10 Facts You Didn't Know About Orca
With their power, beauty and mystery there is something very captivating about these kings and queens of the ocean!
1. The name killer whale derives from their original name ‘whale killers’ given to them by sailors who saw them hunting whales. Over time, the name eventually switched around. The name ‘orca‘ comes from their Latin species name Orcinus orca, where orcinus translates to mean ‘Kingdom of the dead’.
2. Despite their name, killer whales are actually a dolphin – the largest species of oceanic dolphin!
3. Orca can be seen in every ocean on the earth. They are one of the most successful marine mammals in terms of range.
4. While orca are formally recognised as one species, there are at least 10 different ‘ecotypes’ around the world. Ecotypes are defined as populations with differences in diet, behaviour and vocalisations. Many orca populations don’t fit into these ecotypes, including the ones we find here in New Zealand.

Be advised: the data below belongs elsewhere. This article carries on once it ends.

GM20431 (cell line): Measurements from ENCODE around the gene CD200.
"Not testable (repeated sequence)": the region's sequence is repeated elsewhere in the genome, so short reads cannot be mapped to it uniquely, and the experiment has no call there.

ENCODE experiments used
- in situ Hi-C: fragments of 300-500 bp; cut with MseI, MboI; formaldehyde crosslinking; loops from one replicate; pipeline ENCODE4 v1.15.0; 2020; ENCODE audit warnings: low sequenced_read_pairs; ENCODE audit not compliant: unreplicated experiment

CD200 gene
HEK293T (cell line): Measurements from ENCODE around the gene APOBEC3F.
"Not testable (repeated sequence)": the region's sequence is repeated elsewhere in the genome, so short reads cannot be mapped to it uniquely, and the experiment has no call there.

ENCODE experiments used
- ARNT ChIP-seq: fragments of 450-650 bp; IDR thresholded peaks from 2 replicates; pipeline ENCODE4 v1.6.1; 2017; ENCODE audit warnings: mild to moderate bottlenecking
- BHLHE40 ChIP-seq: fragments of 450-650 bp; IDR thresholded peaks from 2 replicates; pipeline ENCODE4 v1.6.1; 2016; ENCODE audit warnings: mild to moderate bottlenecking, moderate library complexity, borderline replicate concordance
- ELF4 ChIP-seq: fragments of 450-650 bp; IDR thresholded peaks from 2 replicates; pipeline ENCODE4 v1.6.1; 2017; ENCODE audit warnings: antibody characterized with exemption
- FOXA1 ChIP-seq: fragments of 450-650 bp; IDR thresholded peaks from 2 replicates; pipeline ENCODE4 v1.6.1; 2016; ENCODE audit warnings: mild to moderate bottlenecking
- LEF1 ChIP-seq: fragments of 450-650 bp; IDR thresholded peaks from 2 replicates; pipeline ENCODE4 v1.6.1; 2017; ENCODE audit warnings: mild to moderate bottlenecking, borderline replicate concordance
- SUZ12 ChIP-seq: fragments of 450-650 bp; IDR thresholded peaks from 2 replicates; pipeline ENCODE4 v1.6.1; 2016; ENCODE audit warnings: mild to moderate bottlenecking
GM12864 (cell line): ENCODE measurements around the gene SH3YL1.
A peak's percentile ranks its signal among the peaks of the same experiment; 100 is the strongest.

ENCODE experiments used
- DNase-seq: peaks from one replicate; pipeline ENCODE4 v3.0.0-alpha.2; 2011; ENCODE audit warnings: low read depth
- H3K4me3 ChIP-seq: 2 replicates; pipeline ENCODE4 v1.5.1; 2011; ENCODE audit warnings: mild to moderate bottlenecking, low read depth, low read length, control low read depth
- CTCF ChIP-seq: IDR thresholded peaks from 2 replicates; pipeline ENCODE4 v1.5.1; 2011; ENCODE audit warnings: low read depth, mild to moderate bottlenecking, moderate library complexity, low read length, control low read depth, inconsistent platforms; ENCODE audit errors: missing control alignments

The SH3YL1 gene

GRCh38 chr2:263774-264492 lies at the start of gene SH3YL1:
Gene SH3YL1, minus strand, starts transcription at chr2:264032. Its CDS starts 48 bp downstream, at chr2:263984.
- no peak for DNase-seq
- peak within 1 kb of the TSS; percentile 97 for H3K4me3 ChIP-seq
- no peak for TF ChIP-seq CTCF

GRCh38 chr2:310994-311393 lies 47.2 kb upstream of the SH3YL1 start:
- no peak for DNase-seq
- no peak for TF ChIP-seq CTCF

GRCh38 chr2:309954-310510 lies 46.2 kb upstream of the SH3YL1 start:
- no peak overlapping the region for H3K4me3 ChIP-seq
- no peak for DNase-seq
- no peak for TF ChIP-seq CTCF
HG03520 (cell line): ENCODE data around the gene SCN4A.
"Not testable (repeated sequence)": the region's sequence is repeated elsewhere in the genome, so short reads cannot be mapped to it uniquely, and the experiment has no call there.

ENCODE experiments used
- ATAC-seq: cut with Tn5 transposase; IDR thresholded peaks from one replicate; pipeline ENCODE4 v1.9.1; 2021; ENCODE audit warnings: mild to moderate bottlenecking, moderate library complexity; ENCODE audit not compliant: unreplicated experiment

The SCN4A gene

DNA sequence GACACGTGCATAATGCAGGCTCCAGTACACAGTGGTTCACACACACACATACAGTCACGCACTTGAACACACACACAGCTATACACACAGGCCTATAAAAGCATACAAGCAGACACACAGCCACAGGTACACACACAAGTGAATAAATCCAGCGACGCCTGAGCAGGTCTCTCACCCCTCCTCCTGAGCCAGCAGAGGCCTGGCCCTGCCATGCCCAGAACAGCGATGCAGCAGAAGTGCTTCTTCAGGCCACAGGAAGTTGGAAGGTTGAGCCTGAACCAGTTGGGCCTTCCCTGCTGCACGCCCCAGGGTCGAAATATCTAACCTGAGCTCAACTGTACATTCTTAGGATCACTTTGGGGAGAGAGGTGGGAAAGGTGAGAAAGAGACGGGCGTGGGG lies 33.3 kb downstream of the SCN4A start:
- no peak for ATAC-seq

- Northern Hemisphere Ecotypes: Residents, Transient/Bigg’s, Offshores, Type 1 + Type 2 Eastern North Atlantic
- Southern Hemisphere Ecotypes: Antarctic Type A, Antarctic Type B (Pack Ice), Antarctic Small Type B (Gerlache), Antarctic Type C (Ross Sea) and Subantarctic Type D
5. In New Zealand, there are thought to be less than 200 animals, which classes them as Nationally Vulnerable in New Zealand’s Threat Classification System. According to the most recent population estimate there are 115 animals alive (Visser, 2000).
6. Whilst they can and do eat prey such as finfish and marine mammals, New Zealand orca have become specialised at hunting sharks and rays. They can often be seen up around rocky reefs and in the shallows of beaches while they are hunting.
7. The average life span of an orca is not too dissimilar to a human, at 50-80 years for females and slightly less for males at 29-60 years.
8. New Zealand orca appear to be split into 3 sub-populations: one that travels only around the North Island, one that travels only around the South Island and one that travel around both islands.
9. Adults show some differences in appearance between the sexes. Males can grow up to approximately 8 metres and weigh over 5 tonnes. Females are smaller, growing up to about 7 metres and weighing up to 3 tonnes. Males have an impressively tall dorsal fin, which can grow up to 1.8m (or 6 foot!), compared to females whose dorsal fins measure up to 80cm.
10. Orca pass through the Auckland area throughout the year, which means we could see them on any of our safaris.
You can check out our incredible orca encounters, along with lots of other videos, on our YouTube channel.